Craig Mullins site for instance, it's a mess! But he still kicks ass.

Christian: Dussos site too, lol, yep.

Gary: Hehehe.. Yeah, but their art speaks for itself.

Christian: Absolutely.

Christian: We know that you enjoy digital art a lot, but what are you doing aside the art side of things? To get away from that, sometimes stressy, job. Doing things with the Family? Do you have any other hobbies than the art stuff?
Gary: Until recently I used to work out quite a bit to keep fit, but since Lisa fell pregnant and Catherine was born I am pretty busy with my family when I'm not working. I like to watch movies and to cook, cooking really does help me unwind, it's an art in itself.

Christian: Lol, agreed... congrats to your child! How old is Catherine now? If the question is allowed.

Gary: Hehehe.. Sure. She's 6 months today.

Christian: Cool, I guess you have some sleepless nights? Or is she a quiet one?

Gary: She was quiet, but she's teething. I'm up 2-5 times a night. Oddly, I don't feel too bad... *thud*


Christian: Hehe it'll get better with the time... that's at least what I heard.

Gary: Yeah.. So they say...

Christian: Thank you Gary so far. There are a few selected Questions left that i collected from fellow Artists on They all know and love your work and are, like me, interested in some Details.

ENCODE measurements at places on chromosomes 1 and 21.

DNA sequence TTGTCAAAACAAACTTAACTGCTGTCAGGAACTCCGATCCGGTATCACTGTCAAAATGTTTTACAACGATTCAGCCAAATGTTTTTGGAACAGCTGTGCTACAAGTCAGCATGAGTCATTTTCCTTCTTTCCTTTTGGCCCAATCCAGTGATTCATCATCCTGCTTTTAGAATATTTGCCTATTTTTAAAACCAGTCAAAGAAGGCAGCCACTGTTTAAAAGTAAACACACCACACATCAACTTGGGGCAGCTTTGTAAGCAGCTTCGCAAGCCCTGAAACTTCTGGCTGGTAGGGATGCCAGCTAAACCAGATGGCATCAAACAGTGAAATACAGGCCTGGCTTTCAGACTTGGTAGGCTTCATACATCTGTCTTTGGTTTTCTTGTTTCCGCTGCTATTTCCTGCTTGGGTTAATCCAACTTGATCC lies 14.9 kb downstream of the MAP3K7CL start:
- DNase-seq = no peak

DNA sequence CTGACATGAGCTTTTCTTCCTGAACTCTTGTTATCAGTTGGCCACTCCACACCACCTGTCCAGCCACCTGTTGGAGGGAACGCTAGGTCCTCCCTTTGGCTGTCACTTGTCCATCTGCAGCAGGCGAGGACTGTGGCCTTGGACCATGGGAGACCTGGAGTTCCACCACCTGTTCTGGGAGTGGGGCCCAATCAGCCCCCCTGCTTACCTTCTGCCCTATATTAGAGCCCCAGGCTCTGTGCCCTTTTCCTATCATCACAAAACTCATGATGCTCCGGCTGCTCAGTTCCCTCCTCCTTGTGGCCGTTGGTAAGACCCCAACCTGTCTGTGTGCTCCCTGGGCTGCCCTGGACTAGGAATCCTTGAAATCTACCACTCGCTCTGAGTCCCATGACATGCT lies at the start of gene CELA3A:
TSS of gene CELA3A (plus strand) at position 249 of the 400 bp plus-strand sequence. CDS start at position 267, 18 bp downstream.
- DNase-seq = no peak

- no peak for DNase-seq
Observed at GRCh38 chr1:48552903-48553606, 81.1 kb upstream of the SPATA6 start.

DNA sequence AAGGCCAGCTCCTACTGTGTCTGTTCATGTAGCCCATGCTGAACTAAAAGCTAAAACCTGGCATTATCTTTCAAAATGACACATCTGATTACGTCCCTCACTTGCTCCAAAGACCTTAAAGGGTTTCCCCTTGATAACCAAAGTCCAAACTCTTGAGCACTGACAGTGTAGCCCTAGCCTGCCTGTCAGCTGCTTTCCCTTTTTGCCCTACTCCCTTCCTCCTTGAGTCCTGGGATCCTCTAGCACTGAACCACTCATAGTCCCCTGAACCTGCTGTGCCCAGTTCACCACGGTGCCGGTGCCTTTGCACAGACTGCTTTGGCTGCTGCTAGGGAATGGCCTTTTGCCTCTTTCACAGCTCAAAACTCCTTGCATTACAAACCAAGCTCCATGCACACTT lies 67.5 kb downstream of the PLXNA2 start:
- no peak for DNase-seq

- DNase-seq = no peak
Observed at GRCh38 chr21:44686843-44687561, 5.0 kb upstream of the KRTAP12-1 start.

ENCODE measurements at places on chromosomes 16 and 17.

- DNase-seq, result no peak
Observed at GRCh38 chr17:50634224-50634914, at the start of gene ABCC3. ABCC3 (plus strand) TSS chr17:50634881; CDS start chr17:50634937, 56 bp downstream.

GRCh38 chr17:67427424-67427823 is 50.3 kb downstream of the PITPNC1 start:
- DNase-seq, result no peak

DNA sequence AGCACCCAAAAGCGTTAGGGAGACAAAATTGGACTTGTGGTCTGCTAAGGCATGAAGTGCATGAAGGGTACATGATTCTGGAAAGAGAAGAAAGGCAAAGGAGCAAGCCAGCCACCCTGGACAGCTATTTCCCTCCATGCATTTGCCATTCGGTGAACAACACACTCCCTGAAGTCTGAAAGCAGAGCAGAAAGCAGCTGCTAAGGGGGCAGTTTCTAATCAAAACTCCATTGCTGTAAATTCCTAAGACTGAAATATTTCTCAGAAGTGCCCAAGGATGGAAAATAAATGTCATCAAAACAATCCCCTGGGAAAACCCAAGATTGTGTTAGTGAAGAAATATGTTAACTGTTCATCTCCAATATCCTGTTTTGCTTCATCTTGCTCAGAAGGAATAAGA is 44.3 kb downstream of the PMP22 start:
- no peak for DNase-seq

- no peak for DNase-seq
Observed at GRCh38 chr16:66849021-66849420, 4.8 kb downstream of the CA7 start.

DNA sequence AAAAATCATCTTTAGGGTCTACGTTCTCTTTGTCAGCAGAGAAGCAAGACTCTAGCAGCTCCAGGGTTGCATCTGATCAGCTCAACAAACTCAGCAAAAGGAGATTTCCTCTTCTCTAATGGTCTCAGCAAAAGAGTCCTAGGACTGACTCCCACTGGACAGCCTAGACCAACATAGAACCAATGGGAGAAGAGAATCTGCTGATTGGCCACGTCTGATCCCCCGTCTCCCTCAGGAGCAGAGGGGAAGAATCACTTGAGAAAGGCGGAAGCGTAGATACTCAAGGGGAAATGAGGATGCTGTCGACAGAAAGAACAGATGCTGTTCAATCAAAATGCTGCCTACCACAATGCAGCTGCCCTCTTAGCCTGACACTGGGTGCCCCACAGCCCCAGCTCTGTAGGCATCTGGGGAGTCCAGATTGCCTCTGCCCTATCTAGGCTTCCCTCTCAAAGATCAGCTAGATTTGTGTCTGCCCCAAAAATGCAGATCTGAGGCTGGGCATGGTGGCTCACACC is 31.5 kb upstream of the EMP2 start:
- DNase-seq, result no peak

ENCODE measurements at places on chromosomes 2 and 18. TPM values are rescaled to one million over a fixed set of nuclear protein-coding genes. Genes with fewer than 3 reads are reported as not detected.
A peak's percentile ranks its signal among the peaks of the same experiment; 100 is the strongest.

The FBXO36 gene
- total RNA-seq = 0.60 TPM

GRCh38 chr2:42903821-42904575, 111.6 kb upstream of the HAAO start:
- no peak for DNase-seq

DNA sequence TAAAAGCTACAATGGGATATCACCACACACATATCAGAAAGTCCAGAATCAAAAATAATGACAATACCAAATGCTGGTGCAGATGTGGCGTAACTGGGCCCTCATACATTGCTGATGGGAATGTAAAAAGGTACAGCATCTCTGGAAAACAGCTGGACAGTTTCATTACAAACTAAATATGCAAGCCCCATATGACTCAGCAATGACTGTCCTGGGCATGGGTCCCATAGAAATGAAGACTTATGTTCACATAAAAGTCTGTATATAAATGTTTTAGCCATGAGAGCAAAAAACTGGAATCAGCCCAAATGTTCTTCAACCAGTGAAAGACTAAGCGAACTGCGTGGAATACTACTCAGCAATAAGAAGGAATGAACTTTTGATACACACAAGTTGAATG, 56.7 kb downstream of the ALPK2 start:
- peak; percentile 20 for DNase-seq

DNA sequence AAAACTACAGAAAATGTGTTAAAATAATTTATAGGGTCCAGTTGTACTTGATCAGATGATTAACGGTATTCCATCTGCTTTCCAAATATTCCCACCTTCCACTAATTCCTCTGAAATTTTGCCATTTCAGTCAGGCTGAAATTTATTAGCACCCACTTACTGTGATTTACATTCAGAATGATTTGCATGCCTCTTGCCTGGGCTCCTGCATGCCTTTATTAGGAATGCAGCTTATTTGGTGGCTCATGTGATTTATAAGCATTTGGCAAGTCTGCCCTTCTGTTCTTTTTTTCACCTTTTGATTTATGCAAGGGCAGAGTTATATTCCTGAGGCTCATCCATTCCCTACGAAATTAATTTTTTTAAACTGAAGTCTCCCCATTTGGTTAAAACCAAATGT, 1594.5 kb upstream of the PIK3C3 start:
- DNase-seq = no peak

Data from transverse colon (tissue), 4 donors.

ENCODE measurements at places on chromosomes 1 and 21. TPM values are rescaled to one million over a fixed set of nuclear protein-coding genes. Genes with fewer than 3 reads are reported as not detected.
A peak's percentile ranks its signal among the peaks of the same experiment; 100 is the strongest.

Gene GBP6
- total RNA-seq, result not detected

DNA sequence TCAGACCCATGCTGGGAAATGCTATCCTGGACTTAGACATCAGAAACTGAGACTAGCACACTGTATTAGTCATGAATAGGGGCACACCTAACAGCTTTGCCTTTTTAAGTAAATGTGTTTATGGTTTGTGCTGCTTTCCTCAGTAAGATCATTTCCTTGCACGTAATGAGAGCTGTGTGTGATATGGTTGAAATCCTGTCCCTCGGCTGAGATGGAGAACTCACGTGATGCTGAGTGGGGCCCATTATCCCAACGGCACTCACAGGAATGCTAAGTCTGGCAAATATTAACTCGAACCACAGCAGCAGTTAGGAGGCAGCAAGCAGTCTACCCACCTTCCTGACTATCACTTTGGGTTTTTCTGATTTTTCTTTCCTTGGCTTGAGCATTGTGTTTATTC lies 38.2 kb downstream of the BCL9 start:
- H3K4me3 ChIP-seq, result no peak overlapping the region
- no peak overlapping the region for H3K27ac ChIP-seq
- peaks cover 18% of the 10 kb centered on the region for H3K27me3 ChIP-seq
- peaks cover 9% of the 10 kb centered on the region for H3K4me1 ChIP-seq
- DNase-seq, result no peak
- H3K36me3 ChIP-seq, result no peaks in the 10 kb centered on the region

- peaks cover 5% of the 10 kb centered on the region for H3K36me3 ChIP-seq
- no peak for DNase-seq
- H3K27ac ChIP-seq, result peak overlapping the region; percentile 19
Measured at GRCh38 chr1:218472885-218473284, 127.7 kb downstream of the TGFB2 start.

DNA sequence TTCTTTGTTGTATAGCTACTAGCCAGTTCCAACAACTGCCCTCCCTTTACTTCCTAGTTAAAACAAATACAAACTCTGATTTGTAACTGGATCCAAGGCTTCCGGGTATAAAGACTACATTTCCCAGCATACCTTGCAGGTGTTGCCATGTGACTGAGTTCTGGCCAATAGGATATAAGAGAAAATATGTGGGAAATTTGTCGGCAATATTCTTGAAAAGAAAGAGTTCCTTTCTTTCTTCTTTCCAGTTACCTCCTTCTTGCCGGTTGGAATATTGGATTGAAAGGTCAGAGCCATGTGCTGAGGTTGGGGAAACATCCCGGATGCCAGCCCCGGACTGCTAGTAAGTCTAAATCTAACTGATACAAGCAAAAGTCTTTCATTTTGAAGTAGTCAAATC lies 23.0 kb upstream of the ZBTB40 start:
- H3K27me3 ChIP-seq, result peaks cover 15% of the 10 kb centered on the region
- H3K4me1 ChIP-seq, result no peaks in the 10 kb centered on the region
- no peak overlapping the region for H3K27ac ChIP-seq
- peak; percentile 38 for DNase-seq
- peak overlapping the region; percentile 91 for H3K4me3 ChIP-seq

RoyalBlade: Do you use standard Adobe Photoshop brushes, your own custom brushes, or do you smudge/blur stuff with it’s tools as well?
Gary: I pretty much use the standard brushes to be honest. Mostly the normal round one with different hardness settings and that one that looks like a slanted brush. I will use normal, lighten, darken and occasionally colour dodge etc. I rarely smudge, but I used to when I first had the package.
BPauba: Out of the three main subjects you paint (architecture, vehicles, and characters) which do you find the most rewarding and why? What is the most valued technique you have in your arsenal? Why do you believe so many people love your work? Is there one thing you could say really makes your pieces?
Gary: Hmm.. I would say I like vistas the most, so they would include all of these elements, but architecture would be the largest element, followed by vehicles etc.. I love nailing the compositional balance of a piece, getting the whole thing to hang together. I don't know really, maybe a lot of my VA work is created from inspirational thoughts I have, so they are quite tranquil and optimistic. I would say that "perspective" is the one word that would sum up my work. I love it.
Suirebit: When painting objects, do you use any "background reference"? Some of your works are really, really detailed.
Gary: Rarely, I try and paint the VA work straight out of my head. For speed paints I may use a photo as ref or even a little area of a photo as a start point to paint over. Concepting images involve a balance of both.

Christian: How do you sketch down your ideas... On paper, or everything digitally?